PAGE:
History is about to repeat itself. There have
been periods of time during the past seven decades – some busier than others – when the nation’s best minds in aviation designed, built and flew a series of experimental airplanes to test the latest fanciful and practical ideas related to flight.
Short wings. Long wings. Delta-shaped wings. Forward swept wings. Scissor wings. Big tails. No tails. High speed. Low speed. Jet propulsion. Rocket propulsion. Even nuclear propulsion – although that technology was never actually flown.
Individually each of these pioneering aircraft has its own story of triumph and setback – even tragedy. Each was made by different companies and operated by a different mix of government organizations for a myriad of purposes.
Together they are known as X-planes – or X-vehicles, since some were missiles or spacecraft – and the very mention of them prompts a warm feeling and a touch of nostalgia among aviation enthusiasts worldwide.
“They certainly are all interesting in their own way. Each one of them has a unique place in aviation that helps them make their mark in history,” said Bill Barry, NASA’s chief historian. “And they are really cool.”
And now, NASA’s aeronautical innovators once again are preparing to put in the sky an array of newexperimental aircraft, each intended to carry on the legacy of demonstrating advanced technologies that will push back the frontiers of aviation.
Goals include showcasing how airliners can burn half the fuel and generate 75 percent less pollution during each flight as compared to now, while also being much quieter than today’s jets – perhaps even when flying supersonic.
NASA’s renewed emphasis on X-planes is called, “New Aviation Horizons,” an initiative announced in February as part of the President’s budget for the fiscal year that begins Oct. 1, 2016. The plan is to design, build and fly the series of X-planes during the next 10 years as a means to accelerate the adoption of advanced green aviation technologies by industry.
“If we can build some of these X-planes and demonstrate some of these technologies, we expect that will make it much easier and faster for U.S. industry to pick them up and roll them out into the marketplace” said Ed Waggoner, NASA’s Integrated Aviation Systems Program director.
It’s something NASA has known how to do going way back to the days of its predecessor organization, the National Advisory Committee for Aeronautics (NACA), and the very first X-plane, fittingly called the X-1, a project the NACA worked on with the then newly formed U.S. Air Force.
Built by Bell Aircraft, the X-1 was the first plane to fly faster than the speed of sound, thus breaking the “sound barrier,” a popular but fundamentally misleading term that spoke more to the romantic notion of the challenges of high speed flight than an insurmountable physical wall in the sky.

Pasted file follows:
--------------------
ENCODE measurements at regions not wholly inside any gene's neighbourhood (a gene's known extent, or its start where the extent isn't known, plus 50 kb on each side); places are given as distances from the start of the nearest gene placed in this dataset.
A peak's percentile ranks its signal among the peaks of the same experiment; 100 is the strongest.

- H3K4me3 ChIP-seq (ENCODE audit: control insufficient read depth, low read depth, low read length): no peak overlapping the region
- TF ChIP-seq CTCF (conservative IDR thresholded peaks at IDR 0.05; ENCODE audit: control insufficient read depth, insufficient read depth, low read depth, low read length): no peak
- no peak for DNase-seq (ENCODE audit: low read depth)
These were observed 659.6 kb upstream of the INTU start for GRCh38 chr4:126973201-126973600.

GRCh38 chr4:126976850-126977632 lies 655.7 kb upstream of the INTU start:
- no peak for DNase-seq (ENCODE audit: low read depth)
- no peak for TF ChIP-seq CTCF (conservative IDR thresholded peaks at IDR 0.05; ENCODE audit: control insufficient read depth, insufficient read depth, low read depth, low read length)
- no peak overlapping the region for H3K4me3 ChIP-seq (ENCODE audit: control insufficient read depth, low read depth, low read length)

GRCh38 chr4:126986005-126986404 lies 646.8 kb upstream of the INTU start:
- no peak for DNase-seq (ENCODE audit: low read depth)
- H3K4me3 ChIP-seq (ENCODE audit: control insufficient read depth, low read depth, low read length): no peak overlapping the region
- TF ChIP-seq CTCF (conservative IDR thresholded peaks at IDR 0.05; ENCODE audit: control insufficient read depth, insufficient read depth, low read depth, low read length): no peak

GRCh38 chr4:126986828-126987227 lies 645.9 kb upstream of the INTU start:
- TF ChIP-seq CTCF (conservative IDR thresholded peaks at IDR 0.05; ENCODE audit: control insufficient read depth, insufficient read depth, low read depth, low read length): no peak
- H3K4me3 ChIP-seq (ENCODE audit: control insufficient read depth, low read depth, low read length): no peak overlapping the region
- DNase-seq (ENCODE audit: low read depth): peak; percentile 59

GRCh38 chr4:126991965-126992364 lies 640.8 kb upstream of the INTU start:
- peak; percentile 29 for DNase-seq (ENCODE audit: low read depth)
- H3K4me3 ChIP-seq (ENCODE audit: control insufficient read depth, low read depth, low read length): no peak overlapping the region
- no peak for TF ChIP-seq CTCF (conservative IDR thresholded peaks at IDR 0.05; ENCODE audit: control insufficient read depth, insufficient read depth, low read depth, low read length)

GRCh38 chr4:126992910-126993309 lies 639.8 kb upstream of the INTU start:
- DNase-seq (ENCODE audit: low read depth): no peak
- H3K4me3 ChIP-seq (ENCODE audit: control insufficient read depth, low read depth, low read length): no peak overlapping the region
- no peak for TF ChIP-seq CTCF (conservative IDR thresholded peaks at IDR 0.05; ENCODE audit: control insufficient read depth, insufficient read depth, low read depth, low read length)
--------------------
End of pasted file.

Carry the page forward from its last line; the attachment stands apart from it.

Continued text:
As colorfully recounted in books and movies such as “The Right Stuff,” it was Oct. 14, 1947 when Air Force Capt. Chuck Yeager, dinged-up ribs and all, climbed into the bright orange Glamorous Glennis and flew the X-1 into its moment in history.
On that day the Antelope Valley, home to Edwards Air Force Base in California, reportedly echoed with its first sonic boom. But whether or not anyone there actually heard a sonic boom, thousands more echoed over the valley in the decades to come as supersonic flight over the military base became routine.
The X-1 also marked the first in what became a long line of experimental aircraft programs managed by the NACA (and later NASA), the Air Force, the Navy, and other government agencies.
The current list of X-planes that have been assigned numbers by the Air Force stands at 56, but that doesn’t mean there have been 56 X-planes.
Some had multiple models using the same number. And still more experimental vehicles were designed, built and flown but were never given X-numbers. And some X-vehicles received numbers but were never built.
The X-52 was skipped altogether because no one wanted to confuse that aircraft with the B-52 bomber.
Moreover, some X-planes weren’t experimental research planes at all, but rather prototypes of production aircraft or spacecraft, further muddying the waters over what is truly considered an X-plane and what isn’t, Barry said.
“They weren’t necessarily thinking there would be a series of X vehicles at the time of the X-1 because you wound up with several modifications, for example, including the A, the B models – which were very different vehicles in many ways,” Barry said.
Examples of experimental aircraft not called X-planes include some of NASA’s lifting bodies, and the Navy’s D-558-II Skyrocket, which pilot Scott Crossfield flew in 1953 to become the first airplane to travel twice the speed of sound, or Mach 2.
And it gets even more confusing: some of the early X-planes were called the XS-1, XS-2 and so on – the XS being short for “experiment, supersonic.” Although it’s not clearly documented, at some point XS became X, because XS sounded too much like “excess,” as in something you don’t need, Barry said.
There also have been airplanes like the XB-70, a supersonic jet demonstrator considered an X-plane in most circles, but officially not part of the 56 X-planes numbered to date by the Air Force.
“In any case, while the X-plane designation has become a very amorphous term through history, it’s a term that people today now identify as being a cutting edge research sort of plane,” Barry said.
Perhaps of all the X-planes NASA has been associated with, none was more cutting edge and became more famous – rivaling even the X-1 – than the X-15 rocket plane.